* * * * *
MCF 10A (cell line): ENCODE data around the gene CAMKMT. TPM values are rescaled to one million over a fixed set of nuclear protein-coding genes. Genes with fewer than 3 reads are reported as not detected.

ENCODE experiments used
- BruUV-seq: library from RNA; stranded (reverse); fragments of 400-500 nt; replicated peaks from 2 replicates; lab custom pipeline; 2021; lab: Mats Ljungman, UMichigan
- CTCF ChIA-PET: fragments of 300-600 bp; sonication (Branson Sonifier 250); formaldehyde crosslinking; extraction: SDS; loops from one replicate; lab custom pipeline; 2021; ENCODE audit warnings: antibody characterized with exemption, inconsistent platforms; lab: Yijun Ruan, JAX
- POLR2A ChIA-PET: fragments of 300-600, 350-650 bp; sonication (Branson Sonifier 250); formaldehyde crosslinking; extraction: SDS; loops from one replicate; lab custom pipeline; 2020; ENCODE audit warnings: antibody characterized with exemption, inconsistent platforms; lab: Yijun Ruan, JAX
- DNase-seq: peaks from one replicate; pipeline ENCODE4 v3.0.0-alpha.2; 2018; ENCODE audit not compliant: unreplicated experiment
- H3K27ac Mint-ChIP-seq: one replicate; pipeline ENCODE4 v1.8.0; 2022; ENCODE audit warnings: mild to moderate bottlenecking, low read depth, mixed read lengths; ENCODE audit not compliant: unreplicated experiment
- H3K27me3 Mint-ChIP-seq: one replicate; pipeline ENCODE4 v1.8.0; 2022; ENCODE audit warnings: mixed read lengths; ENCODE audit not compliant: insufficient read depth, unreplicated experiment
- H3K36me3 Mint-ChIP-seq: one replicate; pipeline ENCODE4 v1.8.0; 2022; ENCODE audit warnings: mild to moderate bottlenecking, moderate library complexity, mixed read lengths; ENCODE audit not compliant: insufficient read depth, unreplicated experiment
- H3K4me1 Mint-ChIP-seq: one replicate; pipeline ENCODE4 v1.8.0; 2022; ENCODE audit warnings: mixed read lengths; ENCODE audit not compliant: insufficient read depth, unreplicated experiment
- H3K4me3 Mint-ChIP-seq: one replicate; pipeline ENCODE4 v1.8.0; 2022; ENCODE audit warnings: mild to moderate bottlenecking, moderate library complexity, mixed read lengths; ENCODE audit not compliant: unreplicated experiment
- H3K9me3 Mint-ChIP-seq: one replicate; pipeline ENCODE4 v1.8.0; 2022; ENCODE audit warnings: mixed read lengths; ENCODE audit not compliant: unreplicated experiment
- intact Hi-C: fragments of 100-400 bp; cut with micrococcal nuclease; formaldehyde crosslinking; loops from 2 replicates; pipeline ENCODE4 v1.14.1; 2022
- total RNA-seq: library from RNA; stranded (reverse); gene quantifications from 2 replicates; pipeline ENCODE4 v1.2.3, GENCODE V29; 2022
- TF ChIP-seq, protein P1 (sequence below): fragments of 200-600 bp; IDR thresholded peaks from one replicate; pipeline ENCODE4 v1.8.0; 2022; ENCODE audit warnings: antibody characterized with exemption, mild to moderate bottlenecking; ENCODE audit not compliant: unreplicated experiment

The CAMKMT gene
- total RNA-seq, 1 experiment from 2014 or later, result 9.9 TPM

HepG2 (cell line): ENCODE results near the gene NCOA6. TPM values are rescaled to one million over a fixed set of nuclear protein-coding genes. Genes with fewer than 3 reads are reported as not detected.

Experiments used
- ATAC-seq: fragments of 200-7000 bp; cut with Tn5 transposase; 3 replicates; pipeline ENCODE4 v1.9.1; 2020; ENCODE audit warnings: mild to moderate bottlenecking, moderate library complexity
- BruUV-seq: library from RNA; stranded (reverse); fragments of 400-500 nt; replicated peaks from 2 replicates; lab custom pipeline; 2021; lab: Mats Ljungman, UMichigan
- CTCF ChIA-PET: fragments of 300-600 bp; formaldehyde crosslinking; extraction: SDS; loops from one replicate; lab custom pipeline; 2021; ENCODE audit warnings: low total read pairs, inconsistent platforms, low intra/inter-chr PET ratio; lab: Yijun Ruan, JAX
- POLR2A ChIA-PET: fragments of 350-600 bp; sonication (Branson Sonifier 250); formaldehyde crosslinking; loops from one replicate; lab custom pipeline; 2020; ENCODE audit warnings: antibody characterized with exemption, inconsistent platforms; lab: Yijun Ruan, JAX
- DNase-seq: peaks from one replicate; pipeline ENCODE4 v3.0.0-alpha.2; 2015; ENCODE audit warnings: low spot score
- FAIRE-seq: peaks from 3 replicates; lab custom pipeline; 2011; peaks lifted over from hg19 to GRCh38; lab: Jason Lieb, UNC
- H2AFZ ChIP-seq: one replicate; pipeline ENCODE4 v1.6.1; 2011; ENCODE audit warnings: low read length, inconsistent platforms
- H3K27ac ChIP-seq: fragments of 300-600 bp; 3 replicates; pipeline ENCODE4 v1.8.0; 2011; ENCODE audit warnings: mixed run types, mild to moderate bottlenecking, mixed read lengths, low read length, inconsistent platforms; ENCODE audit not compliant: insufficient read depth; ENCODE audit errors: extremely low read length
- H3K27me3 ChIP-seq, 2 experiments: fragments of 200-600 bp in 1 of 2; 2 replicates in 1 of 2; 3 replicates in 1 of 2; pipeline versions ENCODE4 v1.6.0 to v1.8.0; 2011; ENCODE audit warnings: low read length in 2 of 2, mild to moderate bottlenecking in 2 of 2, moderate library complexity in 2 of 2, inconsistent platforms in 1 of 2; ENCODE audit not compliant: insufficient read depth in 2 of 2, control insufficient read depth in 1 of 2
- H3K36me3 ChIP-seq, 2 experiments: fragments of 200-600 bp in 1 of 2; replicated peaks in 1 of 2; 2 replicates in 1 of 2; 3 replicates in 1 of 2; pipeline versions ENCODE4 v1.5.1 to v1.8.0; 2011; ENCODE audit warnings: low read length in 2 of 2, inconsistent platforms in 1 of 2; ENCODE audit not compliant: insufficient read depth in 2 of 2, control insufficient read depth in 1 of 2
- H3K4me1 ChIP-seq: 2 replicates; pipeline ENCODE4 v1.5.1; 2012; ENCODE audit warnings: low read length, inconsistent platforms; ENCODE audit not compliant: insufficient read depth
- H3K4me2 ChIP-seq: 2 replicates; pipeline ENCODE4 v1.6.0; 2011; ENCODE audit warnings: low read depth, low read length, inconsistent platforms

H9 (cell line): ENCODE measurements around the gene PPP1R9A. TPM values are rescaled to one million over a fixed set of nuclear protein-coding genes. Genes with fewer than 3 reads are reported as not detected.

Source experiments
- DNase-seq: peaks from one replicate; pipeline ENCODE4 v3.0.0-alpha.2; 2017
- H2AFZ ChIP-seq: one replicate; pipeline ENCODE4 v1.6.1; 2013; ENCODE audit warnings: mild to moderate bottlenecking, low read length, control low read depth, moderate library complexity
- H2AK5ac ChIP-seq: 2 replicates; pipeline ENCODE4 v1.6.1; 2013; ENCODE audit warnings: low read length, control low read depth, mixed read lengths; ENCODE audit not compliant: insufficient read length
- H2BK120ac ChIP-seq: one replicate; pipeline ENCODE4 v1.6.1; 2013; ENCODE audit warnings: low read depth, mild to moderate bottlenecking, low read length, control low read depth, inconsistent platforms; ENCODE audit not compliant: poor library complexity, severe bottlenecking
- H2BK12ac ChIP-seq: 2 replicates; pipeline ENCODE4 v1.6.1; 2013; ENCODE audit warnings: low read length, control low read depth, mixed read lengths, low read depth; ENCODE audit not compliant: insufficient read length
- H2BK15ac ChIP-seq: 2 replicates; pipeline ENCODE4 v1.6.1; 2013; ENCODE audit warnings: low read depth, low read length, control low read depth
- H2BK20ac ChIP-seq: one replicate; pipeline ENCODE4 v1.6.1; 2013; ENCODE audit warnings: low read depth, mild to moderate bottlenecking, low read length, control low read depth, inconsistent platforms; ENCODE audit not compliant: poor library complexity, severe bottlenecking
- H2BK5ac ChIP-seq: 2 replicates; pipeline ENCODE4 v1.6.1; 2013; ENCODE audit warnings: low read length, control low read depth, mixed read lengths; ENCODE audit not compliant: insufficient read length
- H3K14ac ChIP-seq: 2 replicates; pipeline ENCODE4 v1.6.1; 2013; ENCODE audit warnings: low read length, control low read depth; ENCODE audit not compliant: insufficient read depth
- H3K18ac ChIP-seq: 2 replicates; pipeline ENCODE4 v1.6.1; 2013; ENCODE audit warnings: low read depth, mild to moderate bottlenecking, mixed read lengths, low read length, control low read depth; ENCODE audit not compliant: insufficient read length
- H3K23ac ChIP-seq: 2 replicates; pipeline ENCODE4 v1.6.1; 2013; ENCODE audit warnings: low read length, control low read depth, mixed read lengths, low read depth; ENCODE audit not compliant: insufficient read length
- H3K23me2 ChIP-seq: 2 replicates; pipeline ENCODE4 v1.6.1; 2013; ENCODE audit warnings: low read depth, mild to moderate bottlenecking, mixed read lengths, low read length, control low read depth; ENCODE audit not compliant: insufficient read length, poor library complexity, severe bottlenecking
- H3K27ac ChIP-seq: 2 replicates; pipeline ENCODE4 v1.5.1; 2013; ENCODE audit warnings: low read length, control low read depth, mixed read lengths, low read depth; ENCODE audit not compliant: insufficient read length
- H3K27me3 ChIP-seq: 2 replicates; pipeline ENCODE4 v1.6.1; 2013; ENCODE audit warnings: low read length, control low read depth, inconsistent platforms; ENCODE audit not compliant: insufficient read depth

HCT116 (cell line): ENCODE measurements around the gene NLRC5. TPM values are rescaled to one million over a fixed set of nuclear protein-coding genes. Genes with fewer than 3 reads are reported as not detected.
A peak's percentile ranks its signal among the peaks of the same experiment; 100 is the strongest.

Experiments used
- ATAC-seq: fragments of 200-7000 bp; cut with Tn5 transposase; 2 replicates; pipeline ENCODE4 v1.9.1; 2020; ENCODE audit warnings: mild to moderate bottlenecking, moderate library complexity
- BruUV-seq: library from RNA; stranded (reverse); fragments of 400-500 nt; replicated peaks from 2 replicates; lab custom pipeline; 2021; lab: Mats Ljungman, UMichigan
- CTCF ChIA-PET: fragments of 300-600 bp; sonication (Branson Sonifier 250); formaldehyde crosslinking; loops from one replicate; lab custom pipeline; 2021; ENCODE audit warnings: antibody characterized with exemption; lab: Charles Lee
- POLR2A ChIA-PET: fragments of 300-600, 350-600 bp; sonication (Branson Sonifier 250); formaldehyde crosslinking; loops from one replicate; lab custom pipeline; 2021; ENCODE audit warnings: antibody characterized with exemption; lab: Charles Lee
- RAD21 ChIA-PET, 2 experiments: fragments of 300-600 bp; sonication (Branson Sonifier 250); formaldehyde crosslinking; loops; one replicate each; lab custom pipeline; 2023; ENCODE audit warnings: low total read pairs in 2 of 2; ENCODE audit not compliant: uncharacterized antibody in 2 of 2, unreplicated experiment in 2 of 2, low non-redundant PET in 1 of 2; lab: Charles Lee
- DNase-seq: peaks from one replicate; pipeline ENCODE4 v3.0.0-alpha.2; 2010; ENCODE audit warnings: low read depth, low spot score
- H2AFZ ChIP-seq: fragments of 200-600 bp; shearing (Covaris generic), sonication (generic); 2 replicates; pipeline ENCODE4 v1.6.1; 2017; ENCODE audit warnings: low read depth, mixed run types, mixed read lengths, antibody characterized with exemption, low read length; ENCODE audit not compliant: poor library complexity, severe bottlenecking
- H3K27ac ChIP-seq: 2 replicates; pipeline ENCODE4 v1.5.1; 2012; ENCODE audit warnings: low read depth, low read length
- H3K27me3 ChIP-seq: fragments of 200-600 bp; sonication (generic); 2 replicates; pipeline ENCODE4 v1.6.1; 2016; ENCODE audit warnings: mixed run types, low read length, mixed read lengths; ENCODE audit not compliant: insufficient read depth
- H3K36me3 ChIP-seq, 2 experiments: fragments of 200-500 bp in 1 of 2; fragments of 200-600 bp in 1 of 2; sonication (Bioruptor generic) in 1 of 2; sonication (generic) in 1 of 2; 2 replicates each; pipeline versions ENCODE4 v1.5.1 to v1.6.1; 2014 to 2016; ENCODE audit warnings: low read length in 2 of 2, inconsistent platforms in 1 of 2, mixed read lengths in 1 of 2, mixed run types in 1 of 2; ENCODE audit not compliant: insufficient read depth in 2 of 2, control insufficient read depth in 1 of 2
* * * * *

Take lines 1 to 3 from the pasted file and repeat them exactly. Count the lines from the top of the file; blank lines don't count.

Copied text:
MCF 10A (cell line): ENCODE data around the gene CAMKMT. TPM values are rescaled to one million over a fixed set of nuclear protein-coding genes. Genes with fewer than 3 reads are reported as not detected.

ENCODE experiments used
- BruUV-seq: library from RNA; stranded (reverse); fragments of 400-500 nt; replicated peaks from 2 replicates; lab custom pipeline; 2021; lab: Mats Ljungman, UMichigan